Do you currently manage a community?
Sort of. I currently manage the superuser program for our 300 patient-to-patient health-related communities. This includes 60 superusers who help members use the site and make sure users questions get answered. In my role, I make sure that users who are engaged are recommended to take on the badge of a superuser. I also help answer questions in our communities, too, by promoting our health content within them, and moderate a special group for our superusers to share strategies for effectively helping other members.
What career path brought you to where you are now? I’m on the content team here, and communities were brought under content as of last year. I was asked to take on the role. I had always been interested in communities and their connection with content, so it has been fun to get the opportunity. It was a natural fit, too, because we were already experimenting with actively sharing our health content within the communities to answer questions.
What is the biggest challenge you face in your job?
It’s tough for me when our community members are frustrated by something about the site and I have limited resources to change it for them or help them, since I’m not an engineer!
What’s the best job you ever had that wasn’t in community management and does it inform your CM work in any way?
I worked in a bowling alley and pool hall in college and I loved it. I spent a lot of time studying and listening to music with my feet up on the counter, only to have to take them down and get to work when a huge group of international students would come in to play snooker or something. I guess CM is like that, too, in a way… I can focus on content promotion and recruiting new superusers for a while… until something breaks on the site and everyone is PMing with complaints! I also had to spray disinfectant into a lot of stinky bowling shoes, and some of CM work is like that, for sure — unpleasant. Mostly because you’re dealing with people, and people can be stinky.
Do you currently manage a community?
Got any tips on making engineering teams sit up and listen to you @MHCommMgr ?
I have had the best luck sitting with them at lunch and just mentioning what’s not working to be honest. I learn more about how things function in a 5 minute chat over a burrito than I could have imagined.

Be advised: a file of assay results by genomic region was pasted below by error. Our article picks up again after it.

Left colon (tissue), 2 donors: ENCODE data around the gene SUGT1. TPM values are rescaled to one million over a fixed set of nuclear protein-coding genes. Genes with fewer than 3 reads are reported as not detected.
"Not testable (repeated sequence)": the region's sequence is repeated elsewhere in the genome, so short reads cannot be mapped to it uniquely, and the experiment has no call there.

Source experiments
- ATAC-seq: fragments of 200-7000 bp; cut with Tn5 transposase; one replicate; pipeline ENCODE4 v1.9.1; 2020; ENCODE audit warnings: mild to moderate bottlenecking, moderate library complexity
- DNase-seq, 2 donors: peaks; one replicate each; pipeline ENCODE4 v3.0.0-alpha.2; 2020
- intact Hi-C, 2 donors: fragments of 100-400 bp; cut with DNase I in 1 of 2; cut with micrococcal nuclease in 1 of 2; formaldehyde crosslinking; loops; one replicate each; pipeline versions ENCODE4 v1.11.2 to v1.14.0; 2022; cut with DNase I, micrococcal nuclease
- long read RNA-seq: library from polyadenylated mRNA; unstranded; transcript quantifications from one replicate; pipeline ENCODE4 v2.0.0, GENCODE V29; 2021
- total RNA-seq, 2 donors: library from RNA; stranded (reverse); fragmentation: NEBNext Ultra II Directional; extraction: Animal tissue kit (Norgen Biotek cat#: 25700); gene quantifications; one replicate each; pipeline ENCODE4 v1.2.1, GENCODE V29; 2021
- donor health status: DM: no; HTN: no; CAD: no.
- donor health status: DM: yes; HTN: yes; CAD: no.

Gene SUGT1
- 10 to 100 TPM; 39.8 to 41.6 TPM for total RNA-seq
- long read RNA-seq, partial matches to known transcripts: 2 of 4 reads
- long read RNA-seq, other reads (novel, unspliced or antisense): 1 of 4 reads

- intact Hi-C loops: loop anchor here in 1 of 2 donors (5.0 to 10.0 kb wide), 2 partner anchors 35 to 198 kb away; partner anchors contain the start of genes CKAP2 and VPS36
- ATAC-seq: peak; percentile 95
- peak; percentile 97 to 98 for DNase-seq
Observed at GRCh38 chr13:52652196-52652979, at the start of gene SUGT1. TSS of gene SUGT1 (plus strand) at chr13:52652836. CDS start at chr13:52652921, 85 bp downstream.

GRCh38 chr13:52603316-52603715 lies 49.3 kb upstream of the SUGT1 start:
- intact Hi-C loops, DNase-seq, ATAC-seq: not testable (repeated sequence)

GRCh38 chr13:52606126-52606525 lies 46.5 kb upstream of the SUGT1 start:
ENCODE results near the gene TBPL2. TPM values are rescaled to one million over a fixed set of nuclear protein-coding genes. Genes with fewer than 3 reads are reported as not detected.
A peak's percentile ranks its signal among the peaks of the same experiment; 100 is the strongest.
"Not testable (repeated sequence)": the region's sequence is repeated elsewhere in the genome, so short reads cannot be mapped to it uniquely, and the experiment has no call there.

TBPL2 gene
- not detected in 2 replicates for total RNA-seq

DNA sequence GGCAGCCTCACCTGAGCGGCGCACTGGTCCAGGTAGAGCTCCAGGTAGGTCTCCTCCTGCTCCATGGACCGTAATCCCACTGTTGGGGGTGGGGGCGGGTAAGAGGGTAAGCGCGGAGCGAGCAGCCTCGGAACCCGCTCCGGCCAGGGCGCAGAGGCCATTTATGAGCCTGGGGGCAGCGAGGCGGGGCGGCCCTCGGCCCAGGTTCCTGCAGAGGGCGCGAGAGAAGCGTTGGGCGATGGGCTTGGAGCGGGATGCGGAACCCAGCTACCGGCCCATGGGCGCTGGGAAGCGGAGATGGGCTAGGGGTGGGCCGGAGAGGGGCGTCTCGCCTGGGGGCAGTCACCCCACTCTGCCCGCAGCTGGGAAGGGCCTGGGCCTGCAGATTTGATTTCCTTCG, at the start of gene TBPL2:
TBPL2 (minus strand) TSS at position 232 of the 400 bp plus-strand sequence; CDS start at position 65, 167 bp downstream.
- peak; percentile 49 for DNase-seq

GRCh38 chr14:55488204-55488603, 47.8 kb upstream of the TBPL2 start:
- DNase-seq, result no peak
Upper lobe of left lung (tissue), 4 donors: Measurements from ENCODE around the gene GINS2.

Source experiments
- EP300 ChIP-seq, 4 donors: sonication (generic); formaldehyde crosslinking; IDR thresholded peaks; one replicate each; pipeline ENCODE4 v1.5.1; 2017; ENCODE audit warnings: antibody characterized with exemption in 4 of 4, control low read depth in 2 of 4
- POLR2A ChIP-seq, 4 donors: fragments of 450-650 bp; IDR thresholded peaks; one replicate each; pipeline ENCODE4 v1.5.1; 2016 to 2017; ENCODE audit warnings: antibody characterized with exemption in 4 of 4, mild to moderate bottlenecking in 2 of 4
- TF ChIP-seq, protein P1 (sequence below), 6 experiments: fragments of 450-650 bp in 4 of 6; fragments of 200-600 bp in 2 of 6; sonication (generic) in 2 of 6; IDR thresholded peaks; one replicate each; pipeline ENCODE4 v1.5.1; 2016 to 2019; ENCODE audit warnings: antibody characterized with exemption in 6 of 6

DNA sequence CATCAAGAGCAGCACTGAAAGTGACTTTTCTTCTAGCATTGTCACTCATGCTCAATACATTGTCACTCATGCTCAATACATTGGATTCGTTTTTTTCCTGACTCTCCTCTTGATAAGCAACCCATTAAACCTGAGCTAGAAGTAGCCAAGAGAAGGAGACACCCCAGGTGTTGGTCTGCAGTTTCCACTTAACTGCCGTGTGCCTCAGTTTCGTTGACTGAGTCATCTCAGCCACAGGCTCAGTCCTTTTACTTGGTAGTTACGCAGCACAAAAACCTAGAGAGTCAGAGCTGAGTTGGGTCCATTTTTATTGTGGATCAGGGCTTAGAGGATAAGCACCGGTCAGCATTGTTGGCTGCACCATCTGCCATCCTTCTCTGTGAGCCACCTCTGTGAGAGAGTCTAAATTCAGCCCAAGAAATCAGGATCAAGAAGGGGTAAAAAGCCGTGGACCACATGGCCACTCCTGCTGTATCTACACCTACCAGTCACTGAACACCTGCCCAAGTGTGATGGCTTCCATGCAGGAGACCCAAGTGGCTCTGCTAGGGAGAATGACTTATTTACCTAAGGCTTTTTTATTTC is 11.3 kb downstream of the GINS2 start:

@Travis - I worked remotely, so I never laid eyes on my engineers, but I found that a few minutes of chit chat in Slack helped me establish a relationship with them and would open up the door for those types of “burrito talks”.
I also found that, when our engineers were participating in the site that they seemed to take ownership more. Even if they couldn’t fix the problem, they were more open to hearing about it because it wasn’t coming from just me.
My experience is usually to try and find their pain points and empathise. Most engineering/dev teams are being hounded by every area of the organisation who believe:
- Their project is the priority
- Their request “won’t take long for you to do, will it?” (everyone for some reason is an expert on predicting engineer’s development time).
- Often people at the top of the tree will completely disrupt months of planning by introducing a new, urgent request.
Building rapport with them (as others have rightly said) goes a long way to ensuring they will fight your corner / needs when the time comes.
I can comment here from both sides of the fence. I was a developer before I became a CM and @Darren_Gough has hit the nail on the head with this:
That is the no 1 biggest frustration, followed a close second by people trying to tell you what to do, rather than what they want the outcome to be.
So true. I think our team is so busy with our various products, they only have a very high level understanding of what goes on. I’m not saying it’s their fault… I’m just saying it’s good to be reminded of that, and the fact that in these “burrito talks” you can take the time to explain to them what users’s experiences are.
That’s interesting. Coming from the content side and working with designers, I’ve never had that approach of “won’t take you long, right?” So maybe that also helps in this role. My questions are always, how much time would it take, and is it worth it?
That’s such a great quote.
Part of this as well is that’s it’s casual and non-threatening. Official meetings can be threatening environments where people try to protect their turf. A casual lunch is a much easier environment for building relationships and understanding their motivations.